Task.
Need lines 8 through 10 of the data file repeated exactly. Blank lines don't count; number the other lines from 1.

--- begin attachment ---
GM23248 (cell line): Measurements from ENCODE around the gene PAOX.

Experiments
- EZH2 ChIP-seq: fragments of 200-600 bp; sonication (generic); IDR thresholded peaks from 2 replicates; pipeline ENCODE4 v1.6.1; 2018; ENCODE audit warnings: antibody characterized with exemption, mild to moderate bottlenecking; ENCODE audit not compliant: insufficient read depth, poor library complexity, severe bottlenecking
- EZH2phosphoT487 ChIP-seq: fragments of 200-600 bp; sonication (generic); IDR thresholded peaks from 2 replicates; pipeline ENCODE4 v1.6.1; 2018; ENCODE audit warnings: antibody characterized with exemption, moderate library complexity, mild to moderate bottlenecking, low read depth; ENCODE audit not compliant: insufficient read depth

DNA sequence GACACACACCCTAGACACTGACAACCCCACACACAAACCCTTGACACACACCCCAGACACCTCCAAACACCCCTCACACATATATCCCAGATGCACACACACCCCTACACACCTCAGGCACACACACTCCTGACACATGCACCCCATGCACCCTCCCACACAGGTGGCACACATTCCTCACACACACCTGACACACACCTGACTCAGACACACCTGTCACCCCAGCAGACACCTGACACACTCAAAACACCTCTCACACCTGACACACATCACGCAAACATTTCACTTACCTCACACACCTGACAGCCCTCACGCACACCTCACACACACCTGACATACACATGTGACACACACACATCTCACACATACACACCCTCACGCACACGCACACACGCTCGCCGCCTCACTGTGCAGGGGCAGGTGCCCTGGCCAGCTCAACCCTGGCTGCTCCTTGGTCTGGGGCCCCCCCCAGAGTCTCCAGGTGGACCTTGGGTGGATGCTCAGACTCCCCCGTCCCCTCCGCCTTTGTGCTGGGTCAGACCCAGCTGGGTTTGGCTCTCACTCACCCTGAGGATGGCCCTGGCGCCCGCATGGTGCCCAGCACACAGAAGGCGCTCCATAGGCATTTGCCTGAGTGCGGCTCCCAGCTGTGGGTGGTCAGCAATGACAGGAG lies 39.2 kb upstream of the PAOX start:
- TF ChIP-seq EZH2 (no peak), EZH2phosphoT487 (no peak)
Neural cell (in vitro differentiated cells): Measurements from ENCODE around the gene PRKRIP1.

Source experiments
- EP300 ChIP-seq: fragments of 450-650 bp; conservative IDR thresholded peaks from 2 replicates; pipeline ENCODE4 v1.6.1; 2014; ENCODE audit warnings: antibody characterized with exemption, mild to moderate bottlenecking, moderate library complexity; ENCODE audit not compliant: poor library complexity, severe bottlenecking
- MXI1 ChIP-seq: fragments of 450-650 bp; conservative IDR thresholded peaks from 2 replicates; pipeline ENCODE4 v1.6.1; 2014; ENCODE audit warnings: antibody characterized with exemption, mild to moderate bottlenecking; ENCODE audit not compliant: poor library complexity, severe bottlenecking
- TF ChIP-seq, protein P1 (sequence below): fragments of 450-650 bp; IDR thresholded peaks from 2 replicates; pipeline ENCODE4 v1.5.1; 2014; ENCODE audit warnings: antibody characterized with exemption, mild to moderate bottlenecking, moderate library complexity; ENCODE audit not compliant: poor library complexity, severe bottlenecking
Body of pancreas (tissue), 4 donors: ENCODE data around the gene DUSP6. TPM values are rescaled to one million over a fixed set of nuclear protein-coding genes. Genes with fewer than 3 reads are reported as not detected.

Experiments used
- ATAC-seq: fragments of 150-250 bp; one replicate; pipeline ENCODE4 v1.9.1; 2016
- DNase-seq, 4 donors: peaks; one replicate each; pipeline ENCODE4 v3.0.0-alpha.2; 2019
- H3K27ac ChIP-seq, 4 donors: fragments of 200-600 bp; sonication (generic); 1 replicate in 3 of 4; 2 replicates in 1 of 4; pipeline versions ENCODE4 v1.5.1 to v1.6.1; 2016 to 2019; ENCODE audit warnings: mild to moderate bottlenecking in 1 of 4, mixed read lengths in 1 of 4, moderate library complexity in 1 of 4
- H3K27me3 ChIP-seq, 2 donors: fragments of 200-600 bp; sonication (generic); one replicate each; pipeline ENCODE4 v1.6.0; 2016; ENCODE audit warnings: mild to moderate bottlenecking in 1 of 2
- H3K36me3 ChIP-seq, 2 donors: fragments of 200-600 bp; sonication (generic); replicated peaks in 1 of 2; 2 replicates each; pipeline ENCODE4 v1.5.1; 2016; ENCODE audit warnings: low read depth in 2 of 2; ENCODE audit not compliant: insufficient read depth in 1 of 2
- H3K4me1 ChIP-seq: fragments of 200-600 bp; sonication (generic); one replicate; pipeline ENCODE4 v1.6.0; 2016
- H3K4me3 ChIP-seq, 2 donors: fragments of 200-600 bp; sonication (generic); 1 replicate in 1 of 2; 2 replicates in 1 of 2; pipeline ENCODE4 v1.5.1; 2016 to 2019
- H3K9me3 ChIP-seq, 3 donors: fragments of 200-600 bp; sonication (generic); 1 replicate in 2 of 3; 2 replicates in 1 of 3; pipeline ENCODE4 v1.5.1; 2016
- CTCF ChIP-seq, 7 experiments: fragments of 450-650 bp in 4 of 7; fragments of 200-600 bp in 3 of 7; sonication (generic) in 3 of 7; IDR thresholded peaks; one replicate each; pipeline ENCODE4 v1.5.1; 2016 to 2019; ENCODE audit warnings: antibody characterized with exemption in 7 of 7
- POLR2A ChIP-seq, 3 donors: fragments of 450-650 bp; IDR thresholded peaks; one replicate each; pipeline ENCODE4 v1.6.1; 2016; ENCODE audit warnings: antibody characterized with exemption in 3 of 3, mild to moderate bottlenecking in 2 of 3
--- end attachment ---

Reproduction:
Source experiments
- EP300 ChIP-seq: fragments of 450-650 bp; conservative IDR thresholded peaks from 2 replicates; pipeline ENCODE4 v1.6.1; 2014; ENCODE audit warnings: antibody characterized with exemption, mild to moderate bottlenecking, moderate library complexity; ENCODE audit not compliant: poor library complexity, severe bottlenecking
- MXI1 ChIP-seq: fragments of 450-650 bp; conservative IDR thresholded peaks from 2 replicates; pipeline ENCODE4 v1.6.1; 2014; ENCODE audit warnings: antibody characterized with exemption, mild to moderate bottlenecking; ENCODE audit not compliant: poor library complexity, severe bottlenecking